And... I loved it. And furthermore, I realized that far from being anti-planner or anti-journal, I actually already have FIVE OTHER similar things in my life. I just hadn't noticed they were part of a system that I use to plan, record, and enjoy my days.

 


So today I'm coming out as a planner nerd. I LIKE PLANNERS. I LIKE DIARIES AND JOURNALS. I am someone who enjoys different types of pens, and little stickers, and pouches to put things in, and washi tape. I also find calm and joy in watching videos of other people doodling in their planners. I'll put a list of those at the end of this post.

 


 

Now that I know this about myself, I can give you a tour of my 2020 journals, diaries, logs, and planner. Let's get started!


These three are my Believe Journal, a bullet journal that I've had for about 4 years, and the legendary Legend Planner. 

I use the red Believe Journal to make quick notes about what happened each day, add a smiley or mad or sad face for my mood, write down what I ate for dinner, and record how many miles I ran that day (if any). This planner was created for athletes and I'd originally intended to track my journey toward a 50-mile race on Memorial Day 2020, but that didn't happen. But it's still a great all-around weekly journal. This is my 4th year using a Believe Journal.

The lime-green bullet journal is a Leuchtterm 1917 dot notebook that I use to hold different kinds of lists and notes. I'd heard bullet journals ("bujos") described as a way to get all your sticky notes and lists in one place, and that's exactly how I use it. Here is one of the fancier spreads I've done (fancy for me), with one page for planner ideas and another for "kids cook" ideas.

 

 

The Legend Planner (no photo of this one) is great--it comes with 3 monthly spreads so you can see your whole month at a glance, then weekly spreads so you can plot goals and lessons learned week by week, and then a page for every day. It's undated so you can start using it at any time. I often get overwhelmed at the end of a given year, so I decided to use this to organize myself from October to December. It worked well, and I even got down to plotting out my weekend chores & wishes on an hourly basis, to keep me on track and help me not forget anything. And I do still like to write only in pencil so I can erase stuff and move things and pretend some things were never on my list at all. I like to plan, but I hate making myself feel guilty. Pencil is great for this.

 

These next 3 are diaries/journals. The Mead Five Star on top is where I write my morning pages (3 pages off-the-cuff written first thing upon waking, as recommended in The Artist's Way). I started this regular habit in July and it takes me about 4 months to get through one notebook.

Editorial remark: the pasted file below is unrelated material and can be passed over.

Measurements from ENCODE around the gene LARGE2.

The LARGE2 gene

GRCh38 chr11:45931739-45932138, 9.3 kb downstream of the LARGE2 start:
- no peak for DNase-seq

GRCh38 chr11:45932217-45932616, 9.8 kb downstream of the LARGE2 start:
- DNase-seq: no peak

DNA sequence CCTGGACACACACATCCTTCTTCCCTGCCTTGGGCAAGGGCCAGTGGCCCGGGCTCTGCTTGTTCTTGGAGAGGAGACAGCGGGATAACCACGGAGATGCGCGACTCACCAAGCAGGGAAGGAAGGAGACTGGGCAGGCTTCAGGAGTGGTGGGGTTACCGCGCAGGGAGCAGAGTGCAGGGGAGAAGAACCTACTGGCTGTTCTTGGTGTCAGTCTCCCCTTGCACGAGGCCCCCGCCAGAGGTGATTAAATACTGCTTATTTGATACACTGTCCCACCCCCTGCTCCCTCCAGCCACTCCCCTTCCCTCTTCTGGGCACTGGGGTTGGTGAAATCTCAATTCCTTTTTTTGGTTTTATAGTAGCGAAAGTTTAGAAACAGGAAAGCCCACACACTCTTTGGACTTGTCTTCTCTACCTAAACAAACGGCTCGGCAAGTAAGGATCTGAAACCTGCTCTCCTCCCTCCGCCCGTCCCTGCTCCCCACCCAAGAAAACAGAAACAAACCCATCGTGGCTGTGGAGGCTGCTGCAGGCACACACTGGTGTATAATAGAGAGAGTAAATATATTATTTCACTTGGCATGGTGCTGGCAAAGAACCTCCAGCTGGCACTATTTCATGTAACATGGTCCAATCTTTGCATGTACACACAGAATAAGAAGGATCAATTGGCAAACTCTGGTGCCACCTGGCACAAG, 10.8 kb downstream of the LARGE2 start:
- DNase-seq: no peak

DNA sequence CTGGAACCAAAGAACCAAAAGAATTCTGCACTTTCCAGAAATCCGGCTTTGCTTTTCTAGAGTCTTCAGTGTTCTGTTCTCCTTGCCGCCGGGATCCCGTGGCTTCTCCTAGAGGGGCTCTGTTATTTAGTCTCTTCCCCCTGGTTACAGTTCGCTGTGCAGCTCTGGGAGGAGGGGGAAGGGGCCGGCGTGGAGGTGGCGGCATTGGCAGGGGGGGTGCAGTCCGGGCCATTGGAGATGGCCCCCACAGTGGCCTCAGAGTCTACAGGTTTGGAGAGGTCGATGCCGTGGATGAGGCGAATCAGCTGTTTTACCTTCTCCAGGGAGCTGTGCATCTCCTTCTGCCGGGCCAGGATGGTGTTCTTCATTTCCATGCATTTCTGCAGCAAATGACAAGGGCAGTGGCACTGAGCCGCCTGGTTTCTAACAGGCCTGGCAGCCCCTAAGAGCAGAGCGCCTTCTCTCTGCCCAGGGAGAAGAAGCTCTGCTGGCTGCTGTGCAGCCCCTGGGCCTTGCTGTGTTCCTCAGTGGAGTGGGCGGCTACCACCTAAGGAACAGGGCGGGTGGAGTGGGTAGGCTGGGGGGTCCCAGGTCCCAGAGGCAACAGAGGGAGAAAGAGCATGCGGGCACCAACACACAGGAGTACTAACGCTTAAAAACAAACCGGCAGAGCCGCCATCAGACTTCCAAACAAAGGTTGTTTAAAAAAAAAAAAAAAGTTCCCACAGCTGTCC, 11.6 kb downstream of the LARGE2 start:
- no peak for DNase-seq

The black notebook on the bottom is my work-list notebook. I make lists every few days of things that are due soon or immediately, and then work my way through the list until it is mostly crossed out, then start another list.

The green composition book in the middle is for my comics diaries. These are 2-page exercises from Lynda Barry's excellent book "Making Comics." In part, the exercise involves writing 7 things you did that day and 7 things you saw that day on the left-hand page. Then you pick from that side to make a drawing and present-tense story/caption on the right-hand page. I do these only occasionally, but they're really fun to look back on. Here is my comic diary from August 30, 2020.


This is the story under my drawing:

I hear a child yelling and rush into the living room. A cat is sitting on the new-to-us Danish teak mid-century-modern coffee table, placed in that spot mere hours before. The cat does not respond to verbal cues. She is perfectly happy in this new spot and seems not to believe I'm addressing her. I step forward and gently but firmly push her off the coffee table while saying "NO" clearly. I don't know if I have made my point or if this is the cat's new favorite perch.


Now since I have realized my true identity as a planner nerd, I have been having a great time planning for 2021. Here's what I'm thinking for the new year: 

The bullet journal, work-list notebook, comics diary, and morning pages journal will stay the same. Then, I'm finishing my Believe Journal and replacing it with a 5-year diary where I'll try to squeeze in exactly the same information. While you can buy an elegant $60 5-year diary from the famous Japanese planner company Hobonichi, I opted for a simple version from the local bookstore that cost about $15.

It really has more than 1 line per day--here's the inside (random pages). I'm excited to start TOMORROW!